Tuesday, 22 December 2009
Tate Britain has just unveiled its 22nd annual Christmas Tree, designed, as usual, by a contemporary British artist. The Christmas Tree tradition at the Tate started in 1988 with Bill Woodrow’s cardboard box decorations, and has retained its position of locus for skepticism ever since. Michael Landy’s infamous tree – dumped in a bright-red bin amongst crushed beer cans and discarded packaging – looked, in 1997 (the year of Sensation at the Royal Academy), like a final, sarcastic postscript to an annus horribilis for the bastions of traditional art. The current tree, by Tacita Dean, uses a pine tree hung with beeswax candles, lit at 4pm as the sun sets, which burn out by 6, when the gallery closes. It looks like a normal Christmas tree, in other words—a “delightful, almost magical sight,” according to Martin Gayford at Bloomberg. There’s no mistaking the undertone of relief in his words.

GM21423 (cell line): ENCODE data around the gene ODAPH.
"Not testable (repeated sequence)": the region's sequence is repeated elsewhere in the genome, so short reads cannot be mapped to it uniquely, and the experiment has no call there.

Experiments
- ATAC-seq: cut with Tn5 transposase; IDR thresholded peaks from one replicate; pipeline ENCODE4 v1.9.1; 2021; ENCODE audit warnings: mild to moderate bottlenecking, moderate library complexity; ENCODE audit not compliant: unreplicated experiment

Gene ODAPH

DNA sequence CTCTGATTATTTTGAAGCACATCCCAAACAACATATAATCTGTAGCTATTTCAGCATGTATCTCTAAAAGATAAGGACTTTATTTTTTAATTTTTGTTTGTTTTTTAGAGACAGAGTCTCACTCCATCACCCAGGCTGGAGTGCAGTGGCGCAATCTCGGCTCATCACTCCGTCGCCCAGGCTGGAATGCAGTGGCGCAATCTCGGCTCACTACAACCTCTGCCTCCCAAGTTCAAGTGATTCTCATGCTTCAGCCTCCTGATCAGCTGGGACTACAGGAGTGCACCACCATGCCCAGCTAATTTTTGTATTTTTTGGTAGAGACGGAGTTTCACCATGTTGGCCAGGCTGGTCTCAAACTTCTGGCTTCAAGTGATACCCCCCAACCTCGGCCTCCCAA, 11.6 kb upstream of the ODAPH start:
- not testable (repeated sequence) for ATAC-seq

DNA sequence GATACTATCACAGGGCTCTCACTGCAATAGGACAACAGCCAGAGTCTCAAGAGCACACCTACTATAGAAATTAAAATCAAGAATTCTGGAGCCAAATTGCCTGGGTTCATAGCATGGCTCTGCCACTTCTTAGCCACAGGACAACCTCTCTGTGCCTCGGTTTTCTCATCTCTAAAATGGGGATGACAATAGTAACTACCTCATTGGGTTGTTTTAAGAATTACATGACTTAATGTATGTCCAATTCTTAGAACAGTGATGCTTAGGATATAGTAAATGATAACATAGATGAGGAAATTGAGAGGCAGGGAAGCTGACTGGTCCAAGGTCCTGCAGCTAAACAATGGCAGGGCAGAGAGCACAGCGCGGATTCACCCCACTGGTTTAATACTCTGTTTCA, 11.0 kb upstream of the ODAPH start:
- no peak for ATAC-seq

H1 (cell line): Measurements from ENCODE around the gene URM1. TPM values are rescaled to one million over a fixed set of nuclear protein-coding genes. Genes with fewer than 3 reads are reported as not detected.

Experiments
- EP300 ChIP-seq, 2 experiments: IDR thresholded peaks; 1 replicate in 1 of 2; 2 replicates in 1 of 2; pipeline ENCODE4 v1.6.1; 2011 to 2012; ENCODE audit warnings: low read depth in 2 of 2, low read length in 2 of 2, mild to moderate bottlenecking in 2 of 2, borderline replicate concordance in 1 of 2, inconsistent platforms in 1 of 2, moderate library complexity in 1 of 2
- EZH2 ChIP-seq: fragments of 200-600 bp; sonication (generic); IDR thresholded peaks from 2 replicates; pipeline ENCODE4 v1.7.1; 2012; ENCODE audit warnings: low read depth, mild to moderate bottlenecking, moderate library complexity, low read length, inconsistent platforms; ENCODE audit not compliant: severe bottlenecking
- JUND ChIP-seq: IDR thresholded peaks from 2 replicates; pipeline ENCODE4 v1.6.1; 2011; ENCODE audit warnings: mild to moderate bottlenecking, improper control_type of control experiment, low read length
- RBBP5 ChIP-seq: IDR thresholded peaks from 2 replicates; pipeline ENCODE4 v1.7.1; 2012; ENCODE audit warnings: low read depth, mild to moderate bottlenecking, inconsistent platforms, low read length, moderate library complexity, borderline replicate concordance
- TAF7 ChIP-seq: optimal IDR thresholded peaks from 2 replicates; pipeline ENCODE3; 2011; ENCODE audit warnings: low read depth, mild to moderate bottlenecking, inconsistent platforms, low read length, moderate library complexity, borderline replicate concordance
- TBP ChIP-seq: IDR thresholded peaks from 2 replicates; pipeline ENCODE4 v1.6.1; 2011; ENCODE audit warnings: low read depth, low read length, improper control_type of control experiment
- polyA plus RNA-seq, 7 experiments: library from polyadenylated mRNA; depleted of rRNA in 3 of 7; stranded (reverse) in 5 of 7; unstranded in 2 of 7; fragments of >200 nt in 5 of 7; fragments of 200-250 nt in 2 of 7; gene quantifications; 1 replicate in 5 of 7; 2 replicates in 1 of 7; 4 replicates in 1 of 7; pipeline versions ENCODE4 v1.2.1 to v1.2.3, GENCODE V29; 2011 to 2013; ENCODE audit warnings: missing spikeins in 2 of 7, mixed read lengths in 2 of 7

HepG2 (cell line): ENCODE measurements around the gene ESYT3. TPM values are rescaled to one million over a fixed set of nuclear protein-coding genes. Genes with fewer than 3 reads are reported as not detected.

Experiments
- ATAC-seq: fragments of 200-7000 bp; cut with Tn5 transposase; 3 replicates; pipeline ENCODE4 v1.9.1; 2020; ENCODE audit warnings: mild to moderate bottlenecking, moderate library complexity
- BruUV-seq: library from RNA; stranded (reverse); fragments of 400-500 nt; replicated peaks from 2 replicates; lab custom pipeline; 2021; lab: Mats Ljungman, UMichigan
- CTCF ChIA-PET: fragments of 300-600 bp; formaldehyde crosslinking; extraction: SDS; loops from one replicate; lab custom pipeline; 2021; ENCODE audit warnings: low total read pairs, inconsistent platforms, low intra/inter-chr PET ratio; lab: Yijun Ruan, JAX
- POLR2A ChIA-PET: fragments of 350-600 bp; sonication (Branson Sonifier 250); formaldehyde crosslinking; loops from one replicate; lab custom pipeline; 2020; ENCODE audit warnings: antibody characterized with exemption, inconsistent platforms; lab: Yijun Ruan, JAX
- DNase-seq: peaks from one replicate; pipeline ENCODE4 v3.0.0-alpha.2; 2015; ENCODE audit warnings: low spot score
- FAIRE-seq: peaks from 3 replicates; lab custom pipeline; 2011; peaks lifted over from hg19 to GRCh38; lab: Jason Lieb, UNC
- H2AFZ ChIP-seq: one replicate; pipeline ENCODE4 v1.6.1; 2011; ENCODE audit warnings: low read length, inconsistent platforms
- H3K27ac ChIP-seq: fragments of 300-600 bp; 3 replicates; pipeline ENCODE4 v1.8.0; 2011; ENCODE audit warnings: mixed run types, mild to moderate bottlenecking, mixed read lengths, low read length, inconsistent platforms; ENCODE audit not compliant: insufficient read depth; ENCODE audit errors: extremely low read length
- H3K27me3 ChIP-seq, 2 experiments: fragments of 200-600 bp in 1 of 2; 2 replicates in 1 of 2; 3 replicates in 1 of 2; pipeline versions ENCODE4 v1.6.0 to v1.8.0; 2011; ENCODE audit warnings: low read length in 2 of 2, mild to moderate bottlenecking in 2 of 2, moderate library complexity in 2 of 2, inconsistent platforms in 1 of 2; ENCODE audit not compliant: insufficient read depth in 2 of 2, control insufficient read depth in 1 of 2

Monday, 14 December 2009
Monday, 7 December 2009
What does contemporary art look like? What a ridiculous question! It doesn’t look like anything, does it? No one in their right minds would want to begin to map out a common style across the thousands of different approaches littering the white floors and gray walls of contemporary art galleries all over the world. There have been attempts to bracket artists together, notably by Jerry Saltz in a lovely unprintable phrase that’s apparently still in style (judging by this year’s Venice Biennale), but they only ever glance at comprehensiveness. Talent contests like the Turner Prize begin to look like meaningless conflations of the Oscars, the Pulitzer, and the Nobel. Future students of art history on a tight deadline may opt to avoid the obstreperous unwillingness of 21st-century art to slip into easy categories. Yet we still call it contemporary art, and we know it when we see it. Or rather: we think we know it when we don’t.